Cooking for Your Kids? Here's Some Inspiration.
Ask different parents about their child's eating habits, and chances are you'll get a few laughs, eye rolls and maybe even looks of despair. Meanwhile, some parents were graced with adventurous, compliant eaters. Regardless of your situation, the common denominator is that you need to feed your kids. If you could use some inspiration, keep reading. Here are five ways to make mealtime a great time for everyone.
1. Normalize Dessert
It's no surprise that kids love dessert, and that deserts are often used as a bribe. And when it's only given after eating dinner or completing household chores, it's no wonder many kids see it strictly as an off-limits treat. What if you were to showcase it as just another food to eat? The logic behind this is that its forbidden nature is taken away, making it less attractive to children.
Start by spending quality time together, whipping up a batch of double chocolate brownies. Factor in math, reading and critical thinking skills. This is also a great opportunity to discuss logistics of your home and how it has the energy to power the hand mixer or the oven. Chances are you'll all enjoy this time so much that it will become a regular thing, and that means your stove and oven will be working overtime. This is the perfect time for considering solar panels for home.
2. Be Patient, Push Limits and Provide Encouragement
Kids are notorious for food pickiness. While it might be easier to just serve what you know they'll eat, there's a balance to strike here, and you'll find it's a lot of trial and error. Don't give up. Be positive.
Introduce different foods one at a time. Maybe you're trying to make broccoli happen and it just hasn't. Keep trying, but be flexible. Offer it with a cheese sauce, or try roasting it in the oven. Have confidence in serving it and pay attention. Chances are that you'll eventually find a method that works.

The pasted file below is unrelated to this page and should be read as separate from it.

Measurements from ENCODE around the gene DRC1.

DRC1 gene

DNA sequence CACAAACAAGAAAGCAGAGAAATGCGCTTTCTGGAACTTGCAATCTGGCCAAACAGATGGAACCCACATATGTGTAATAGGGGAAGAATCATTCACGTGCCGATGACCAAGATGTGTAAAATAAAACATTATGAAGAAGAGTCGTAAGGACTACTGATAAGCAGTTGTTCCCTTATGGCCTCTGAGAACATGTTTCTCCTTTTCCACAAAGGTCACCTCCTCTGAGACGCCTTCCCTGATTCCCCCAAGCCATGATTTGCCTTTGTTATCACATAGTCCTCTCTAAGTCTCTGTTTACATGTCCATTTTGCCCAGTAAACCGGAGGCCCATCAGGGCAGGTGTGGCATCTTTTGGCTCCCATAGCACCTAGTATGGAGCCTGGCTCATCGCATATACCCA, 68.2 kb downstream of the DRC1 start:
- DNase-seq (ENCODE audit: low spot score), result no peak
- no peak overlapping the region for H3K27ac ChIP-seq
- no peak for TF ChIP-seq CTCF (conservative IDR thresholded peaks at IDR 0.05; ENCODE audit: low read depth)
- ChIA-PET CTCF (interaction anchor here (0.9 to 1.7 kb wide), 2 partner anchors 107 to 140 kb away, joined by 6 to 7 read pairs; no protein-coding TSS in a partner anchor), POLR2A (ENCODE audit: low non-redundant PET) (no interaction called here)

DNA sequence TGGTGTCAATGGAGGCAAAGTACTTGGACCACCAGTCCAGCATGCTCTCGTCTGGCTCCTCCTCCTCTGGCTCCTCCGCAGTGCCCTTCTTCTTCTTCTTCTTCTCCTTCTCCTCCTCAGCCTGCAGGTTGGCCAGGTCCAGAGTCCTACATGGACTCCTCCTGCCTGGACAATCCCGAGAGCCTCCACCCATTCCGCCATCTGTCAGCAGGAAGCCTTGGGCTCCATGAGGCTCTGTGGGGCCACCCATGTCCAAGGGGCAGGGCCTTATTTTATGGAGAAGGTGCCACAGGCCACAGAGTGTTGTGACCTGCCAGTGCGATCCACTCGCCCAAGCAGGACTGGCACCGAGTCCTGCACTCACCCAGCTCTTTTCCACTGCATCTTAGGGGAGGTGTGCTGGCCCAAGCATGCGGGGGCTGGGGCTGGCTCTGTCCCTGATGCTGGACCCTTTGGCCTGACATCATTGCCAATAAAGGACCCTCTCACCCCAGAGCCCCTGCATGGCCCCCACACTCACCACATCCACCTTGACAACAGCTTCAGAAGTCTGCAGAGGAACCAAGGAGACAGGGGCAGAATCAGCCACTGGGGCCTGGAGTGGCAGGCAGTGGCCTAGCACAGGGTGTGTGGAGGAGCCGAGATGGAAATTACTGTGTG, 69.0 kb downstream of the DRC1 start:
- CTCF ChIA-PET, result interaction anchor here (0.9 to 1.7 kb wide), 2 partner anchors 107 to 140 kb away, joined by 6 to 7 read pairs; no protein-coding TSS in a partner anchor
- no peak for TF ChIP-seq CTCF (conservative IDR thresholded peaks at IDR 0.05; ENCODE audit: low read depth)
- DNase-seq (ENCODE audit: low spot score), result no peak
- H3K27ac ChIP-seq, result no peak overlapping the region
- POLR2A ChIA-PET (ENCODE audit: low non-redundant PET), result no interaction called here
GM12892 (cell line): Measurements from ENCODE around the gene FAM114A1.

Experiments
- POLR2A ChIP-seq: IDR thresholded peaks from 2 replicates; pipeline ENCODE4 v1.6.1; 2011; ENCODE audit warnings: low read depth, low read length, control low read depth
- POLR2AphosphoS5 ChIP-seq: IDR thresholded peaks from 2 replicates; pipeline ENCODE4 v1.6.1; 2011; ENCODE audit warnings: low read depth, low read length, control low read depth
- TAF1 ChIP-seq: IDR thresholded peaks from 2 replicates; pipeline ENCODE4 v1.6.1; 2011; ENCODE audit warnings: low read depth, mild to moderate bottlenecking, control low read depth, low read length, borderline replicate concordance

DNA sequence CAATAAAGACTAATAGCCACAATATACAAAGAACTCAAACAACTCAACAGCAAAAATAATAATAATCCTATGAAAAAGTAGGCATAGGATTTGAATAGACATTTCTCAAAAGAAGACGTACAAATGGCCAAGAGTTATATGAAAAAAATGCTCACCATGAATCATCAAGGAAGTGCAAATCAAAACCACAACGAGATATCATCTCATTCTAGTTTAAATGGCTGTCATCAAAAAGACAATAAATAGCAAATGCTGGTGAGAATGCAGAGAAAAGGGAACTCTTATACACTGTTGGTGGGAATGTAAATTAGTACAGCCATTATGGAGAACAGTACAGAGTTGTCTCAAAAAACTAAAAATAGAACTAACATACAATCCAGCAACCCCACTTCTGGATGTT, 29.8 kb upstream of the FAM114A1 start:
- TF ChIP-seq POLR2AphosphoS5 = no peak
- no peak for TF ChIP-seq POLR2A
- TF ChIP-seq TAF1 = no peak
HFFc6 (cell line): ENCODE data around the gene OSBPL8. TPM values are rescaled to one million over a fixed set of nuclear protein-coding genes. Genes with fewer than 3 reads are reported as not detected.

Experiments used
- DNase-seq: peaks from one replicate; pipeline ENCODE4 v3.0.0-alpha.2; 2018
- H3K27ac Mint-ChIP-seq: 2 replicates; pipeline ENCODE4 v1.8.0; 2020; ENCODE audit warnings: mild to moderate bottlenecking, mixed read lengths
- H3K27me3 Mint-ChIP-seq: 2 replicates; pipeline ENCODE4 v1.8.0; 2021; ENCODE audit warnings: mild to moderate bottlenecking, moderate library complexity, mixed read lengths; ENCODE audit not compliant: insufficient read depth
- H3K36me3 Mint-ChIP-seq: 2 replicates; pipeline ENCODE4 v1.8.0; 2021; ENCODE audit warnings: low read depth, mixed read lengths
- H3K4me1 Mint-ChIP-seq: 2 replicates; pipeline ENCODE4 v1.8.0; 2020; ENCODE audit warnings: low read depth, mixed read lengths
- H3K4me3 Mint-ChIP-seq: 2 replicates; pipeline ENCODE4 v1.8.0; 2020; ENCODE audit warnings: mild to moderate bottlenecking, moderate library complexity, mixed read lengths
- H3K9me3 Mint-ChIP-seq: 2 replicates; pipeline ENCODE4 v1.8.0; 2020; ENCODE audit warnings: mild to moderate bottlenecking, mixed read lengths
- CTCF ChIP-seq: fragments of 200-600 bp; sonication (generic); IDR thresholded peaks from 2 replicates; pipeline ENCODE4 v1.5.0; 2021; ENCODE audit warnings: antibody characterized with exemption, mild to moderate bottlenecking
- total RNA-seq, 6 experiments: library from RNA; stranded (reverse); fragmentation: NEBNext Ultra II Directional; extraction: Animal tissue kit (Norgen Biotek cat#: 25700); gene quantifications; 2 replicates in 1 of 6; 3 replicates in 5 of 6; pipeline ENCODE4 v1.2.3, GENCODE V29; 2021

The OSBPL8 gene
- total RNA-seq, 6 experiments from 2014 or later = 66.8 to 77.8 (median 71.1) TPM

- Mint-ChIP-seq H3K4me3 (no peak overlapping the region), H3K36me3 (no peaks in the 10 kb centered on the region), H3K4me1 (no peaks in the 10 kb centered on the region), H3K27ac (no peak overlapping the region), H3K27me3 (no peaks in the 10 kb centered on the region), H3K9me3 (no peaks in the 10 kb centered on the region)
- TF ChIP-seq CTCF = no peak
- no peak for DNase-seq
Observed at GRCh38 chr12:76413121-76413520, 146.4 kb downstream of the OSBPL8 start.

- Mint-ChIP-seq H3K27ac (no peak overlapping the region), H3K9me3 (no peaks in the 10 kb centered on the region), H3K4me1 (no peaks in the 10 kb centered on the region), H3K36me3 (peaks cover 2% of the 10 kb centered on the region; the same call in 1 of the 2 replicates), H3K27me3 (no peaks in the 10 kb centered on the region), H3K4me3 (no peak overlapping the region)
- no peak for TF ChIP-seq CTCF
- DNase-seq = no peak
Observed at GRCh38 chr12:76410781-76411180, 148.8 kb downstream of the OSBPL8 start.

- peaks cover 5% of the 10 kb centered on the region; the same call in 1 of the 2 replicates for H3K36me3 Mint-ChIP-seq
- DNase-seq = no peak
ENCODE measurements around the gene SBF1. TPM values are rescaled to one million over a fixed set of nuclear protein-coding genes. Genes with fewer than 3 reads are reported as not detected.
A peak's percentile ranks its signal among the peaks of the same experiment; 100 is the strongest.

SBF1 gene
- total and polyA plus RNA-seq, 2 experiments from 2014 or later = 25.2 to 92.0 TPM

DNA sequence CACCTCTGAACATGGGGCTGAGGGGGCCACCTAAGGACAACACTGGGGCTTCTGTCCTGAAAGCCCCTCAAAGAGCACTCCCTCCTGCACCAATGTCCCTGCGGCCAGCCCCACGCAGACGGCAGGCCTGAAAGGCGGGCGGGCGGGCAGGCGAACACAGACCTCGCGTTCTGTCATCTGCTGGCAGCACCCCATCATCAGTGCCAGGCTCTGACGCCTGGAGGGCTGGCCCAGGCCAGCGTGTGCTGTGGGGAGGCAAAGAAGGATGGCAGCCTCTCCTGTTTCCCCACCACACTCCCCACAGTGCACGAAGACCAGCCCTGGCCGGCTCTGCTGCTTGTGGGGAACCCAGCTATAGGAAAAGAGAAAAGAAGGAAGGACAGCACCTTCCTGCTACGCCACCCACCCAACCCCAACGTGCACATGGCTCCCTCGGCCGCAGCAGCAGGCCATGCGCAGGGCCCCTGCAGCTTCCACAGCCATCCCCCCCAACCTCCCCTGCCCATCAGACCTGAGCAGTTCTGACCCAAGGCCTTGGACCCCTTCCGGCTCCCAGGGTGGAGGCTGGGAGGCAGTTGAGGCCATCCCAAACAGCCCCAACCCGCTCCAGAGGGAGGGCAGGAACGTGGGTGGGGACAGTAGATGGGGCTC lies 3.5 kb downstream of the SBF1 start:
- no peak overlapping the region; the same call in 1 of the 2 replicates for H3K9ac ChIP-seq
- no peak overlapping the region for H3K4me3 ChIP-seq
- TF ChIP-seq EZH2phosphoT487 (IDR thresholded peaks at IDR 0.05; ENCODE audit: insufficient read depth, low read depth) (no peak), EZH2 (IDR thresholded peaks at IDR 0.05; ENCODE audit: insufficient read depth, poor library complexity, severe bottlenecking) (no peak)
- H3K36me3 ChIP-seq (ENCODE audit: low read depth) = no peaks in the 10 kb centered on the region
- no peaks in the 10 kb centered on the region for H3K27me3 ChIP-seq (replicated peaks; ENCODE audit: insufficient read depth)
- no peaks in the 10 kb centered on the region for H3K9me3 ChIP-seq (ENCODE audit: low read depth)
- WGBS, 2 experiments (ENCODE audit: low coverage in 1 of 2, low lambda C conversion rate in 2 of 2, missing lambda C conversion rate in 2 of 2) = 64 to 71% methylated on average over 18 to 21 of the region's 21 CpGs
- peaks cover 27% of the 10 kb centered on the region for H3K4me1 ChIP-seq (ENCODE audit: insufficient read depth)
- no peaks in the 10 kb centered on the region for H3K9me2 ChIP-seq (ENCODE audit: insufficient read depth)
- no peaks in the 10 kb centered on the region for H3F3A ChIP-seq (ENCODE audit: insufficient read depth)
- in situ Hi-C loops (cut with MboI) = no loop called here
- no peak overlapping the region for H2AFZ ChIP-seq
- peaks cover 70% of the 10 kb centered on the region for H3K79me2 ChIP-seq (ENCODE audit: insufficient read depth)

Don't forget how important it is to lead by example. If your child sees you eating your broccoli and enjoying it, you might find they quickly follow suit. Giving praise when they try new foods and acknowledging that they are trying will go a long way.
3. Play With Your Food
When was the last time you and your kids had fun with your food? If you're wanting to pique their interest, this is a nearly guaranteed strategy.
Some days just call for flower shaped pancakes or rowboat sandwiches and while they will take a little extra time to prepare, you'll (hopefully) reap the benefits of seeing your kids clear their plates and ask for more.
4. Reevaluate Snacking
When you go grocery shopping, how much of your list is geared towards snacks instead of meals? This can be eye-opening, so pay attention next time you shop.
Snacking is a normal part of the day for so many people, adults and kids alike. What's important to take notice is of the quality of snacking taking place. There are so many options for snacks that aren't just wholesome, they're kid-friendly and simple to throw together. Think along the lines of chocolate granola bars or fruit and cheese kabobs.
5. Don't Be a Short-Order Cook
Who hasn't been there? The kids are whining and not eating the dinner you prepared. You're worried that they'll starve, so you try to appease them by making something else. Before you know it, you have three different dinners going and meanwhile, yours is getting cold and frustration sets in. Stop it now, because this isn't helping anyone.
The truth is, kids aren't always going to like what's prepared. What you can do is to always make sure you serve one accepted food at each meal, something you've noticed your child enjoys. Also, spend time researching different kid-approved recipes for inspiration.